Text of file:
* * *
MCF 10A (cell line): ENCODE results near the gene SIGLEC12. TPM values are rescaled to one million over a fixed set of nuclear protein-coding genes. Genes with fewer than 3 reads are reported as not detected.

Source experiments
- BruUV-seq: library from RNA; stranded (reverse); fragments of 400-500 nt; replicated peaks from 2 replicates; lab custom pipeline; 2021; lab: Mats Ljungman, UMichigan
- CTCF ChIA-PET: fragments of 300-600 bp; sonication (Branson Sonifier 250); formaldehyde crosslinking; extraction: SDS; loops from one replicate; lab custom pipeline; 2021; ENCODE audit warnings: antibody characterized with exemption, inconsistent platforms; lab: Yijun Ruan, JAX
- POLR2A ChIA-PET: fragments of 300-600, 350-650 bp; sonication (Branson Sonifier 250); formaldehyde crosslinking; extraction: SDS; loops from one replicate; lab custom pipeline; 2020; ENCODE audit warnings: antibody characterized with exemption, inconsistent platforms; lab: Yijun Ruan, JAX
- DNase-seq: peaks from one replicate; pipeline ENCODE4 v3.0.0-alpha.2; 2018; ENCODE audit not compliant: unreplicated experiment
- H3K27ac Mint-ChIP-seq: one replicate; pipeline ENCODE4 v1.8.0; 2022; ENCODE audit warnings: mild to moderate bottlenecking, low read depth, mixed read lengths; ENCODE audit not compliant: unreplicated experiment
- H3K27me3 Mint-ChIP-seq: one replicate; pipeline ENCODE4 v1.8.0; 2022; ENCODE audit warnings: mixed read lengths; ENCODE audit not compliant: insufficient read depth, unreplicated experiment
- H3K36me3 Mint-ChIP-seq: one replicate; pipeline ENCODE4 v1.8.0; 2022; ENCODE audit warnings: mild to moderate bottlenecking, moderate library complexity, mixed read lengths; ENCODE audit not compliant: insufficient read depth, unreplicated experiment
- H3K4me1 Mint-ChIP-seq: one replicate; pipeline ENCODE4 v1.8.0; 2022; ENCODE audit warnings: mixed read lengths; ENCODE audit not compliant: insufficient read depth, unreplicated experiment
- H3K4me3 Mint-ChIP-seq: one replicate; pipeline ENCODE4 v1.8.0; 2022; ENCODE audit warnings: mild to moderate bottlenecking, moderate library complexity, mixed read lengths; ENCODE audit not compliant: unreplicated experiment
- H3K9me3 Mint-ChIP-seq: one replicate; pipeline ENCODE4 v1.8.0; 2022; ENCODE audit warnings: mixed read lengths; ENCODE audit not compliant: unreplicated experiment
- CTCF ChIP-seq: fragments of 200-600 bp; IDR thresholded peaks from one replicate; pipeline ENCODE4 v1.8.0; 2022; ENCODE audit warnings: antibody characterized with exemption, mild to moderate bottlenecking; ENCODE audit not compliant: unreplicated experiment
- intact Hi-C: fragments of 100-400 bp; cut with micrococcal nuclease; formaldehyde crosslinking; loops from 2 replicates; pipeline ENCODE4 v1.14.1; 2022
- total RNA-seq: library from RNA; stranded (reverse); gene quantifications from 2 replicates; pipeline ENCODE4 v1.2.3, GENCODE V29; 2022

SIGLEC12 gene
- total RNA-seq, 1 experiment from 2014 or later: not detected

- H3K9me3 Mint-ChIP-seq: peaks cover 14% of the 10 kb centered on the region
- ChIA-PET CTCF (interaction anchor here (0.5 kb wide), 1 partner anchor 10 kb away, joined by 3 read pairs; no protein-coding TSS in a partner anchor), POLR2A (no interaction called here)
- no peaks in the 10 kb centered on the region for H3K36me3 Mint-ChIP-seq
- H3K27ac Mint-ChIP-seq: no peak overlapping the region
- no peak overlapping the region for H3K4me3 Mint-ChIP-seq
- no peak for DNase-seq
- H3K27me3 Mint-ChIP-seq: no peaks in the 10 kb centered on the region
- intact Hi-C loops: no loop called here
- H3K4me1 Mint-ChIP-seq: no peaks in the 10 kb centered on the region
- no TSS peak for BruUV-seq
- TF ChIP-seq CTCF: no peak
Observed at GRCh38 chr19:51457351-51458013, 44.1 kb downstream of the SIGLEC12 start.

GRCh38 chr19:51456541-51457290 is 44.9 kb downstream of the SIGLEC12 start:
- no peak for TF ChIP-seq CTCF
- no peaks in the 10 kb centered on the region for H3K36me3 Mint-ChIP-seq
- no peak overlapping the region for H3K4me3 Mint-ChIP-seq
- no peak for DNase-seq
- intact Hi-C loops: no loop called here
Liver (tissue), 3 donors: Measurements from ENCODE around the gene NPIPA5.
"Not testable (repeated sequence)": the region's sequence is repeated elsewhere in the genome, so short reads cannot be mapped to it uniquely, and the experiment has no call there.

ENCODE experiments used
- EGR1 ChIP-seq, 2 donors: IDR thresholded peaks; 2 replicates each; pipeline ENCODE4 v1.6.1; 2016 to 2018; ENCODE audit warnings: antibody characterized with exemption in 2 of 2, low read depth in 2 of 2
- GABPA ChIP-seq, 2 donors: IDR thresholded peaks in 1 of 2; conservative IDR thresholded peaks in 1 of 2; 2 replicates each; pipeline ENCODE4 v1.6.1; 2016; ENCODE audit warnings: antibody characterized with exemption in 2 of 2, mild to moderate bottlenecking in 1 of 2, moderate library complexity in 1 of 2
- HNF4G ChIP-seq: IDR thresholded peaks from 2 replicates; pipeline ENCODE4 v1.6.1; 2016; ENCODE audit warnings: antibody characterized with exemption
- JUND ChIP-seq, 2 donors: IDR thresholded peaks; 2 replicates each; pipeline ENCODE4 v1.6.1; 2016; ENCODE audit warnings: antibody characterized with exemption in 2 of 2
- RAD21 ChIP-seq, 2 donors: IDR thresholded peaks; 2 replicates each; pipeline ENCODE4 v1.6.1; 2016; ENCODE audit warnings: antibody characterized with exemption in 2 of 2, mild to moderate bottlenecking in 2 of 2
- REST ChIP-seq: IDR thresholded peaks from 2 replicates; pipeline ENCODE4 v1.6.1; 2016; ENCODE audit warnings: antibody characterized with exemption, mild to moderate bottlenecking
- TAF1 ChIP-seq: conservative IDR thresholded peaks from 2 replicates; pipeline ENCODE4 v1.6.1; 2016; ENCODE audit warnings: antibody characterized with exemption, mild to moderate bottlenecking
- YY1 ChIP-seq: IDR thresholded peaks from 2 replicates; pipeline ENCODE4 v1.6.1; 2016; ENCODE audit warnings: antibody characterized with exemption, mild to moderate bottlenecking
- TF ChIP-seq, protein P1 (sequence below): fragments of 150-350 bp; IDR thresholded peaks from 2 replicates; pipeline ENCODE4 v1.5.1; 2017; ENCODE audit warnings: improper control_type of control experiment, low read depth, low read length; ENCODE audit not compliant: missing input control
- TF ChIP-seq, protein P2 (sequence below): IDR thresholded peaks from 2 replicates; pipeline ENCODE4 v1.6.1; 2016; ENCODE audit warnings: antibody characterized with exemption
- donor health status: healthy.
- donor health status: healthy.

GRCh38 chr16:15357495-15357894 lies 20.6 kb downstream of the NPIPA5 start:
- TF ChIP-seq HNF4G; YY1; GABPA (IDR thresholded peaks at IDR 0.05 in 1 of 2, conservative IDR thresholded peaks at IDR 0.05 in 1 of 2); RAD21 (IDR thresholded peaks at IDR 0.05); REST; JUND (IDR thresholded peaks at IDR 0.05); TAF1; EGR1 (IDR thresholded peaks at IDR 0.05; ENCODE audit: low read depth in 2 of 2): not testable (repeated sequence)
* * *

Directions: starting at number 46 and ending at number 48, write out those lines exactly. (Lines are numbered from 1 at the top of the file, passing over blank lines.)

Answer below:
- YY1 ChIP-seq: IDR thresholded peaks from 2 replicates; pipeline ENCODE4 v1.6.1; 2016; ENCODE audit warnings: antibody characterized with exemption, mild to moderate bottlenecking
- TF ChIP-seq, protein P1 (sequence below): fragments of 150-350 bp; IDR thresholded peaks from 2 replicates; pipeline ENCODE4 v1.5.1; 2017; ENCODE audit warnings: improper control_type of control experiment, low read depth, low read length; ENCODE audit not compliant: missing input control
- TF ChIP-seq, protein P2 (sequence below): IDR thresholded peaks from 2 replicates; pipeline ENCODE4 v1.6.1; 2016; ENCODE audit warnings: antibody characterized with exemption